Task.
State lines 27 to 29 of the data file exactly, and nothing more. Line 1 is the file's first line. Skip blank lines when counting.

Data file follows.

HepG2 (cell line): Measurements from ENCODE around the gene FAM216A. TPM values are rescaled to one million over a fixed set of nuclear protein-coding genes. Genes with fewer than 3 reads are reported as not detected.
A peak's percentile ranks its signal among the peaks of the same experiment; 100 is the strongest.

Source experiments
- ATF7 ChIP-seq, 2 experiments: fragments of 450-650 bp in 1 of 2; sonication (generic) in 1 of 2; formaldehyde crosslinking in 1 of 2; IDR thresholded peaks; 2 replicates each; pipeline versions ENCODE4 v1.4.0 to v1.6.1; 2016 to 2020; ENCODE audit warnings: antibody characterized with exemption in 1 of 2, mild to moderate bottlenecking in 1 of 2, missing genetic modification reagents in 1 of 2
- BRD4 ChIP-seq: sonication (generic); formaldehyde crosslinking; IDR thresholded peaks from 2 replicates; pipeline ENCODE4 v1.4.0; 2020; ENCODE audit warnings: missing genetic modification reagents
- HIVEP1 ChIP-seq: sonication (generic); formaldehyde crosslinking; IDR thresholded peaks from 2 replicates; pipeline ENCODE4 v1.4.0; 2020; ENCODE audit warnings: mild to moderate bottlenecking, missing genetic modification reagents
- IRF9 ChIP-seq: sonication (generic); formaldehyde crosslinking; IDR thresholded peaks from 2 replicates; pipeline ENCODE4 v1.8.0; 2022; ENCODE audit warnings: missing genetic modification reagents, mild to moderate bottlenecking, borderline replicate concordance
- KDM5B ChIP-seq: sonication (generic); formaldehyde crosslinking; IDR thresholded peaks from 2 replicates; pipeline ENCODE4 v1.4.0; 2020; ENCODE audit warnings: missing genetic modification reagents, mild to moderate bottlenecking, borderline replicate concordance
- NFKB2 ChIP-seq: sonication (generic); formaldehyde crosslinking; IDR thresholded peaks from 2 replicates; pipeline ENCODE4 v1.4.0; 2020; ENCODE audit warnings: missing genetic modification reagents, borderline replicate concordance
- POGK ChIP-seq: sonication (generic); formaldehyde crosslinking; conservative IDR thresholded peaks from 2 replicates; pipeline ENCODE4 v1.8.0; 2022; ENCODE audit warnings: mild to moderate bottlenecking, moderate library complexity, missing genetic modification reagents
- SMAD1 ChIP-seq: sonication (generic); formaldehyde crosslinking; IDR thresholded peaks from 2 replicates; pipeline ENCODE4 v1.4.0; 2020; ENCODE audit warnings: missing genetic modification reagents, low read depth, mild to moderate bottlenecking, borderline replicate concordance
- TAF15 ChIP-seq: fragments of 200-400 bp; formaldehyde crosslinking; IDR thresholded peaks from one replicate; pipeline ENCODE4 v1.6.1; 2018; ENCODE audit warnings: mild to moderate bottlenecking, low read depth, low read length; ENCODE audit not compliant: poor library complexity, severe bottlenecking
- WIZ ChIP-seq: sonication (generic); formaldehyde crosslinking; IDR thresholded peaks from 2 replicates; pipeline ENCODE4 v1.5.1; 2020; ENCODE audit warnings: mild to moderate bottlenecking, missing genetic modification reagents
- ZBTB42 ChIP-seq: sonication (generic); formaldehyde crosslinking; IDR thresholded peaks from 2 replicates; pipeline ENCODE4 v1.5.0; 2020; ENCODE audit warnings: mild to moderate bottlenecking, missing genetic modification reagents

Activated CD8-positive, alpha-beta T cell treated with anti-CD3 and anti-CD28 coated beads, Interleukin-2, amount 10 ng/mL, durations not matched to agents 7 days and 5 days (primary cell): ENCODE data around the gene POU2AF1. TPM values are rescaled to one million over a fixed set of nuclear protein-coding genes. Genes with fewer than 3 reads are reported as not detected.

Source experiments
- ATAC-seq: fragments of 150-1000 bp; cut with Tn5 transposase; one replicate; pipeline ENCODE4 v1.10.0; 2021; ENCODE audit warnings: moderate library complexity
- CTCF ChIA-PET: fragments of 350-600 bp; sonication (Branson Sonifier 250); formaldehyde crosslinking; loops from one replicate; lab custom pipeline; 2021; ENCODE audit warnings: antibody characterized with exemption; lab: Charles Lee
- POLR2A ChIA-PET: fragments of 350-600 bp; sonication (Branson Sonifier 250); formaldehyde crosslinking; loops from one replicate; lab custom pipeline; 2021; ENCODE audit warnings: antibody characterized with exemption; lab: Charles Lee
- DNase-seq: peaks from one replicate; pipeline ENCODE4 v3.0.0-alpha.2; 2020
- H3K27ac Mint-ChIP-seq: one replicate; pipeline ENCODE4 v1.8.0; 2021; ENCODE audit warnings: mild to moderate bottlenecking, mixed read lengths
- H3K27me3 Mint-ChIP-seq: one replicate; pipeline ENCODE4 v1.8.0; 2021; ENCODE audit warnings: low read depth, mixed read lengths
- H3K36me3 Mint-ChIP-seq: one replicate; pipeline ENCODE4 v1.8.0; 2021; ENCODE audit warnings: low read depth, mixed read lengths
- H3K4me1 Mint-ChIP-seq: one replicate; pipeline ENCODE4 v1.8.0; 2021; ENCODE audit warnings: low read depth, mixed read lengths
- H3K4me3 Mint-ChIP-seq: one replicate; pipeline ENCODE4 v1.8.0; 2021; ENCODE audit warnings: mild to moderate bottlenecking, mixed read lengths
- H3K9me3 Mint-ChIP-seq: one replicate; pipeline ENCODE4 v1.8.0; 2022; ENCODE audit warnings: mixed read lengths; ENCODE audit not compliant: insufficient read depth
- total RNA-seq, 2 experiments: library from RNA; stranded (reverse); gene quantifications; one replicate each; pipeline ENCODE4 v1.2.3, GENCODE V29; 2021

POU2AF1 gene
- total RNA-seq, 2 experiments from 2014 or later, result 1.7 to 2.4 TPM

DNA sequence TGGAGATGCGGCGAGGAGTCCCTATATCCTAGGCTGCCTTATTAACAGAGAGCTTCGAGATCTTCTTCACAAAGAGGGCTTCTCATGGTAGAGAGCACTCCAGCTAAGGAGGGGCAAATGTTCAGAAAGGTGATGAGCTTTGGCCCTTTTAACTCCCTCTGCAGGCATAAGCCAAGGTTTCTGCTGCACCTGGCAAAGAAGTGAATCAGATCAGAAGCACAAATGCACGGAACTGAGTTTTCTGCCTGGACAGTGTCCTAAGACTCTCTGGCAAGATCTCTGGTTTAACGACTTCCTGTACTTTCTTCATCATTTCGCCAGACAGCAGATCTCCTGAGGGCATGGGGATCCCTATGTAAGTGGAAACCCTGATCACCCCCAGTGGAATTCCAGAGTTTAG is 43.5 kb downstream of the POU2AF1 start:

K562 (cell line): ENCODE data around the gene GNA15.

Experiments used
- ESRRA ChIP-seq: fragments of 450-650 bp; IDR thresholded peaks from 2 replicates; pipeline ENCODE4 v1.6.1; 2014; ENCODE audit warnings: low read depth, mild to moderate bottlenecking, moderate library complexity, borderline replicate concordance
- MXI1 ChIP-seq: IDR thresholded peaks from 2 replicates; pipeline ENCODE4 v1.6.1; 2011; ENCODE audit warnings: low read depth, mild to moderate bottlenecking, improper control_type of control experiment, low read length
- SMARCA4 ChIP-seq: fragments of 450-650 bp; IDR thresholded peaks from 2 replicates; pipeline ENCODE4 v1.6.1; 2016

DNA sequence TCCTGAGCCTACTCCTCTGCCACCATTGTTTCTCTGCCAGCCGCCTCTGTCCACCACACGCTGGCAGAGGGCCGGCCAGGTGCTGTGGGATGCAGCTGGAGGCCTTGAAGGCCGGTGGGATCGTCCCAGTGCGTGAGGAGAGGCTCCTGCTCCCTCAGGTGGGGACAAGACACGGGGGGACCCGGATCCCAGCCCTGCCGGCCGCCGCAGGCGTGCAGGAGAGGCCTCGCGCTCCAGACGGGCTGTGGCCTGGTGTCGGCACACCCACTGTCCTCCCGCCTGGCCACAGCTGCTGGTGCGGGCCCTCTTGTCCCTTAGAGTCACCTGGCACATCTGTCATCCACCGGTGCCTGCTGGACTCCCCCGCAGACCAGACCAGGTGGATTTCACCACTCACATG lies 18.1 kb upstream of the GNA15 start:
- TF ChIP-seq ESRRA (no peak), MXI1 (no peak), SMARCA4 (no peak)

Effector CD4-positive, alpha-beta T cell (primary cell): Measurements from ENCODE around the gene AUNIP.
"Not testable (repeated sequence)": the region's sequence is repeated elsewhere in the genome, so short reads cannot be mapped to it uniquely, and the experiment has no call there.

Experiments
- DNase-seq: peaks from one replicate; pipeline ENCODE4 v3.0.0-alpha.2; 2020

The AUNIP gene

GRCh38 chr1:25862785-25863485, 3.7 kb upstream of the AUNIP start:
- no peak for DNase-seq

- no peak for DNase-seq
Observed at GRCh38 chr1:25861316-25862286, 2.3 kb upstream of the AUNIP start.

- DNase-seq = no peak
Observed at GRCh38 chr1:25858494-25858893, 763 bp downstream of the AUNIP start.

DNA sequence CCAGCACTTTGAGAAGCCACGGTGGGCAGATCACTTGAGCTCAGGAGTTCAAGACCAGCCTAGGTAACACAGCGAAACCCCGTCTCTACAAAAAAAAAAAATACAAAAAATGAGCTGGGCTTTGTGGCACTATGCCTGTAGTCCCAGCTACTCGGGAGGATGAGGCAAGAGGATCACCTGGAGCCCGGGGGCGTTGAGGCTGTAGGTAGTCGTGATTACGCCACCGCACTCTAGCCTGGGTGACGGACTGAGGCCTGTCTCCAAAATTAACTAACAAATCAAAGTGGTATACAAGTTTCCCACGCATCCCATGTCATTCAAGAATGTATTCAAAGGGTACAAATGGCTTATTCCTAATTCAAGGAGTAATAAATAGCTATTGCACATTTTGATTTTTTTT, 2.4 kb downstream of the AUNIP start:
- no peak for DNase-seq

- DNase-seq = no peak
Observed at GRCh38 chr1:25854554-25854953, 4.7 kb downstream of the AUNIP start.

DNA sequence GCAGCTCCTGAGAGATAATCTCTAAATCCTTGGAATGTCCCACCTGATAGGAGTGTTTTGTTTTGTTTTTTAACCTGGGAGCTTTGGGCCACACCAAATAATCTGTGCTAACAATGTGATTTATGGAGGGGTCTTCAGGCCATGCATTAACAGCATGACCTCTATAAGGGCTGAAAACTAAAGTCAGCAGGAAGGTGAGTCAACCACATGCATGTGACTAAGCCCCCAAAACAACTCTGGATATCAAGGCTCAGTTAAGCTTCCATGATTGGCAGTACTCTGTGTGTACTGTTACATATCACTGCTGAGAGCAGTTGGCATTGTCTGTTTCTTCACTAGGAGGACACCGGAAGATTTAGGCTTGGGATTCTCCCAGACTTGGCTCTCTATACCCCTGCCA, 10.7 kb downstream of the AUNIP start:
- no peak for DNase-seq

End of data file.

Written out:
- total RNA-seq, 2 experiments: library from RNA; stranded (reverse); gene quantifications; one replicate each; pipeline ENCODE4 v1.2.3, GENCODE V29; 2021

POU2AF1 gene
- total RNA-seq, 2 experiments from 2014 or later, result 1.7 to 2.4 TPM